Tag: Ministry

Since their formation back in 2011, the Venice, Italy-based industrial psych act Kill Your Boyfriend, comprised of Matteo Scarpa (vocals, guitar) and Antonio Angeli (drums), have developed a cold and sinister sound that manages to be simultaneously atmospheric and pummeling. Or as the Italian duo described in an interview, their sound is “a killer that came in the night, violent and cold.”

Over the past few years, the Venice-based industrial psych act has released a handful of singles and an album, which allowed them to tour across the European Union with the likes of Zola Jesus, The KVB, Civil Civic and Zu among others. Adding to a growing profile, the members of Kill Your Boyfriend have shared a stage with JOVM mainstays Preoccupations and they played Manchester‘s The Psych Rising Festival alongside Gnod and The Telescopes.

Officially released today through Depths Records, the duo’s latest single “Elizabeth” is a chilly track that finds them further honing their sound as it features elements of Ministry and Nine Inch Nails-like industrial rock,A Place to Bury Strangers and Sisters of Mercy-like noisey shoegaze centered around a motorik groove, Angeli’s mathematically precise four-on-the-floor drumming and Scarpa’s desperate and anguish-filled howls. The B side is a remix by Preoccupations’ Daniel Christiansen, retains Scarpa’s vocals and Angeli’s four-on-the-floor drumming but while adding a muscular. industrial clang and clatter to the proceedings.

 

 

 

 

 

 

 

 

 

 

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New Video: JOVM Mainstays Pleasure Motel Releases a Sensual Visual for Thumping and Propulsive New Single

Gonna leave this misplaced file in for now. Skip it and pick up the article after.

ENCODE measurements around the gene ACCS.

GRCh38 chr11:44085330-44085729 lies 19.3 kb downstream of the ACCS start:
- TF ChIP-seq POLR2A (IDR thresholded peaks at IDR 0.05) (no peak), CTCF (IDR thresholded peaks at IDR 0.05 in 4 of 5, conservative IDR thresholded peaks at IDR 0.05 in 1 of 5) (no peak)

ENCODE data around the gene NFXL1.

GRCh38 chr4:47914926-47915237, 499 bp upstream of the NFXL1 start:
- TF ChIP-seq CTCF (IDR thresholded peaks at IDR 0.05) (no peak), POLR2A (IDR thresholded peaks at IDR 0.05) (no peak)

Dave Tudi is a Brooklyn-based singer/songwriter, multi-instrumentalist and producer, who has been the creative mastermind behind a number of musical projects I’ve written about throughout the course of this site’s nine-plus year history. His latest project, Pleasure Motel is a minimalist synth pop project with a sleazy and menacing, industrial-leaning sound that recalls Ministry, early Nine Inch Nails and Suicide. 

Tudi’s latest Pleasure Motel single “Love Songs” continues a run of minimalist and propulsive tracks centered around arpeggiated synths, relentlessly thumping beats, an infectious hook and mantra-like lyrics delivered with an icy and ironic detachment. Unlike his previous released Pleasure Motel work, “Love Songs” may arguably be among the sleaziest and most debauched songs of his growing catalog. And if doesn’t stir lust deep in your loins and in the reptile brain, there’s something wrong with you. 

The recently released video is split between sensual, black and white stock footage of young couples making out and hooking up, and sleazy red-filtered footage of a sunglasses wearing Tudi singing the song’s lyrics. The visual manages to continue the project’s DIY ethos  — cheap, fast, sleazy.  

New Video: JOVM Mainstays Sextile Release an Industrial New Wave-Inspired Banger

Last year, I wrote quite a bit about the  Los Angeles, CA-based post-punk act Sextile, and as you may recall since the act’s inception in 2015, they’ve earned a devout following, as a result of an explosive live show and non-stop touring as both as an opener and as a headliner with the likes of A Place to Bury Strangers, Ty Segall, Thee Oh Sees, The Soft Moon, Ought, ADULT., The Chameleons, Modern English and others. Adding to a growing profile, they’ve also played sets at Bersekertown, Cloak & Dagger and Levitation Festivals.